When it comes to sugar, the role it plays and what exactly is healthy, there is an abundance of confusion. Fortunately, science, human physiology and the molecular structure of whole natural foods versus processed foods makes this a simple and easy topic to explain.

I have broken down my explanation into a number of common questions that will help you gain a better understanding of this topic:

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WHAT ARE SUGARS?

Sugars are a form of carbohydrates known as simple carbohydrates for their short molecular structure and rapid rate of absorption into the blood.

The main sugar, glucose, is used for energy production throughout the body and is the primary fuel that our brain runs on. In fact, the brain uses approximately 120g of glucose per day when the body is at resting state (over 400 calories a day burned as fuel for the brain) (1). Glucose is also stored within the muscles and the liver as glycogen (many glucose molecules joined together) as ‘energy tanks’ so that the body has an even supply of glucose to supply the brain, muscles, blood and other areas of the body for important physiological reactions (Glycolysis) which produce energy compounds known as ATP.

That’s right, sugar is a necessary fuel that our body needs for optimal brain and energy production. Despite ‘sugar’ being slammed in the media and deemed the bad guy through Chinese Whispers, it is a very important molecule for our health and the functioning of the human body. However, it’s essential to distinguish between the forms of sugar to really understand what sugars are good for us and which should be minimised

Sugars can be either: Natural (whole food sugars) in their natural state or Refined and then added to processed or semi processed foods to create added sweetness.

As humans, we have been eating natural sugars from the early days. Sugars in plants offer the body a source of glucose which is the primary fuel our body uses for energy. Over time, because of humans desire for sugar, we worked out how to extract sugars and add them to processed foods. When the food industry realised that they could create refined sugars and ultimately artificially make foods sweeter than in their natural state foods, they took advantage of this to create greater consumer appeal and increased sales.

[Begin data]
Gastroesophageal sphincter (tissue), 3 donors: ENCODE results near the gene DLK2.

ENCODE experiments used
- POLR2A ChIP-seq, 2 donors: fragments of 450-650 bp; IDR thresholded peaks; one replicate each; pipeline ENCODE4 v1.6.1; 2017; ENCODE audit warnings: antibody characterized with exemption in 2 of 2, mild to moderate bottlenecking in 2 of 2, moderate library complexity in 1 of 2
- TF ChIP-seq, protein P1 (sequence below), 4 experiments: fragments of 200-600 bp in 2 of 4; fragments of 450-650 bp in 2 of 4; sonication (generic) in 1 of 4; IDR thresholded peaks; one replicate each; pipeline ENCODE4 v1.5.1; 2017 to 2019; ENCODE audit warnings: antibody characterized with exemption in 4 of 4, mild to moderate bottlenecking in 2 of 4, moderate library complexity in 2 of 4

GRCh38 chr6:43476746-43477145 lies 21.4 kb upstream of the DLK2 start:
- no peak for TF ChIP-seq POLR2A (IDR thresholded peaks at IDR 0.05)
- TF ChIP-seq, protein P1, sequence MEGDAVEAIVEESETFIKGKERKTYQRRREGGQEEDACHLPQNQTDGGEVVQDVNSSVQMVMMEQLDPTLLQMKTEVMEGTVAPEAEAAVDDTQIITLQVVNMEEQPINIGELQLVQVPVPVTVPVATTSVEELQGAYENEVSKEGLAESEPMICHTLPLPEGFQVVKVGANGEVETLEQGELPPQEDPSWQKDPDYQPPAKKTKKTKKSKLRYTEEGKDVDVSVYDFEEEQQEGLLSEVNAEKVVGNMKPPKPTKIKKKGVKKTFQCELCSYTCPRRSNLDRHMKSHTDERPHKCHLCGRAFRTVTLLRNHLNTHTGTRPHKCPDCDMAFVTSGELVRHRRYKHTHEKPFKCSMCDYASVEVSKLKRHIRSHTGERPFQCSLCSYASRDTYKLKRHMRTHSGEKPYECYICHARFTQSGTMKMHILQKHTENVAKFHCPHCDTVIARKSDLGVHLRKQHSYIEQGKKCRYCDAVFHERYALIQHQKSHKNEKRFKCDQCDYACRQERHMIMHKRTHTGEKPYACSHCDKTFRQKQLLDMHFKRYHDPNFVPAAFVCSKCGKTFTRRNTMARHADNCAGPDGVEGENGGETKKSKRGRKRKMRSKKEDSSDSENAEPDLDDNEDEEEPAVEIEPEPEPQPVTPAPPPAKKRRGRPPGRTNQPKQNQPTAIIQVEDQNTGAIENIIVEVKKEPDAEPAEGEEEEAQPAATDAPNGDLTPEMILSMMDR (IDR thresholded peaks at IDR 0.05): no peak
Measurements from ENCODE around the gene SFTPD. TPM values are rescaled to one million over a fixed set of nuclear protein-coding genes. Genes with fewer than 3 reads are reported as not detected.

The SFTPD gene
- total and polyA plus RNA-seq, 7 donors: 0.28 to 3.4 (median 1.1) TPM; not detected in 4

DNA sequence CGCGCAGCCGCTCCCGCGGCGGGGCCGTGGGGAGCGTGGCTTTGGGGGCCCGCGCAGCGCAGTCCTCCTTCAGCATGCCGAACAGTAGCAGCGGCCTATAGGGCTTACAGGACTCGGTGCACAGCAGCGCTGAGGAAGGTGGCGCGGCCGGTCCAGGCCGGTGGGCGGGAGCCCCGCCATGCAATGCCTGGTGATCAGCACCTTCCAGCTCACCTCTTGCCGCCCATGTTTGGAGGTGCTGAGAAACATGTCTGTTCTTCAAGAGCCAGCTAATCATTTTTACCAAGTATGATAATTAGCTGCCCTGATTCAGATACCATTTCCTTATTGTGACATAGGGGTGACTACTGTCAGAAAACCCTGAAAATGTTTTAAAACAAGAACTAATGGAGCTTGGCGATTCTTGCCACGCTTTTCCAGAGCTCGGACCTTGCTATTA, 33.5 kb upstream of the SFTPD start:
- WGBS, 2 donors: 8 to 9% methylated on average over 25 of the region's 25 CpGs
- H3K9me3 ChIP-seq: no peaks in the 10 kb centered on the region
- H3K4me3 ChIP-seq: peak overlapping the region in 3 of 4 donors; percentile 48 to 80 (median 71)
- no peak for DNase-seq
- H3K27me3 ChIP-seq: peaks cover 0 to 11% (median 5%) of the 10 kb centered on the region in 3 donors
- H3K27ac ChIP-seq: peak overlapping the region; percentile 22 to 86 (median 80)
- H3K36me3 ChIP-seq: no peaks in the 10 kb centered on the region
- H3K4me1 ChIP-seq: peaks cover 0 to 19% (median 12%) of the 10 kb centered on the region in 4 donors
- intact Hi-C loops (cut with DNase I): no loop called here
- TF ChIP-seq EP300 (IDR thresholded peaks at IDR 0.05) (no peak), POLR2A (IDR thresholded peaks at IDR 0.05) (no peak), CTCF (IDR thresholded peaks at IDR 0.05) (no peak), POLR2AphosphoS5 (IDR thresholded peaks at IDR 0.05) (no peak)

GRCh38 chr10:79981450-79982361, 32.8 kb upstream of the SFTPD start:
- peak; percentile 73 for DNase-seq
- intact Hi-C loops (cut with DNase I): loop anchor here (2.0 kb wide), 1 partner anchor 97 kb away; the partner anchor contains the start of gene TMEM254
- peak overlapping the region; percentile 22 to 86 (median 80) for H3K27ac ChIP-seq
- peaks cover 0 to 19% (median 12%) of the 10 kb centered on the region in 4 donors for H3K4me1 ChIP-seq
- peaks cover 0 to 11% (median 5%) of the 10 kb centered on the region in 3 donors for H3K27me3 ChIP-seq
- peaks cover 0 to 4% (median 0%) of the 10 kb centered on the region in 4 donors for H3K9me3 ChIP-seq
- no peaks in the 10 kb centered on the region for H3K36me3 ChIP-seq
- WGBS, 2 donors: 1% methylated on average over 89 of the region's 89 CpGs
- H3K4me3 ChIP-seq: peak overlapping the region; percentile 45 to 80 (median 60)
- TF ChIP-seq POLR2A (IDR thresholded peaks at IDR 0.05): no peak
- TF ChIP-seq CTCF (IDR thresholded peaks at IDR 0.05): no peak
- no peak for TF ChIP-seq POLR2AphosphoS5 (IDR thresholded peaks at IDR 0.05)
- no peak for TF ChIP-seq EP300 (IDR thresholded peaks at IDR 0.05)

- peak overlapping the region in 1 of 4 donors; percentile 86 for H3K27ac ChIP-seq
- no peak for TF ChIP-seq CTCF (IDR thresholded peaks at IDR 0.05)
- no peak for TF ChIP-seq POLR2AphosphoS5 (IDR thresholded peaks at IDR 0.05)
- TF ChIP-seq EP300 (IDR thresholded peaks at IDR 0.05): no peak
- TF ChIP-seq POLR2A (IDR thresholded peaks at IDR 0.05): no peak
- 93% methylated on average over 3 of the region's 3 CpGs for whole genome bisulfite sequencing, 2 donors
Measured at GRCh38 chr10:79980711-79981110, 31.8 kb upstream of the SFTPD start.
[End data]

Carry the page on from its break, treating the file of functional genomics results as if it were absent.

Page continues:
This is where the conflict between nature and manufactured foods began – and this is where our problems began too. By artificially enhancing the sweetness of our foods, this process allows us to consume way more sugar than we would if we were eating naturally occurring sugars in their whole plant form, because they are more concentrated and provide less satiety. The bottom line is that sugar itself is not ‘harmful’, it’s a molecule our body is able to use for energy very well – but the excessive consumption of refined and added sugars that are present in virtually all of the manufactured foods in supermarkets that is to be rightfully demonised for being linked to a range of poor health outcomes including Type 2 diabetes, cancer and decreased immunity.

IS THE SUGAR IN A WHOLE FRUIT SMOOTHIE BOWL THE SAME AS SUGAR IN FRUIT JUICE OR ADDED SUGARS IN PROCESSED FOODS?

When you juice a plant or fruit, the % of sugar consumed actually increases because in the juicing process you lose most of the fibre and some phytonutrients. In short, the grams of sugar stay the same but as a % of total volume it’s greater.

So, is a fresh juice bad for you? No, and with health being a spectrum it’s definitely healthier than drinking a long shelf life, heavily processed juice from your local convenience store. However, if you have the choice of a daily smoothie bowl with whole fruits versus a juice, and both fit in your daily calorie intake, I would be choosing the smoothie bowl. Click here for a great smoothie bowl recipe.

WHAT IS A HEALTHY LEVEL OF SUGAR CONSUMPTION?

The American Heart Association recommends no more than 6 tsp (24g) of sugar for women and 9 tsp (36g) for men per day (with increased levels of activity this can go up). You may be wondering – what does this actually look like? Being able to visualise how many tsp of sugar are in certain foods you consume can be helpful in ensuring you don’t consume over the recommended daily amount. The best way to do this is by knowing that 4g of sugar = roughly 1 tsp. For example, if you have 5 Tim Tams (8g sugar per Tim Tam), you are consuming approx. 10 tsp of sugar.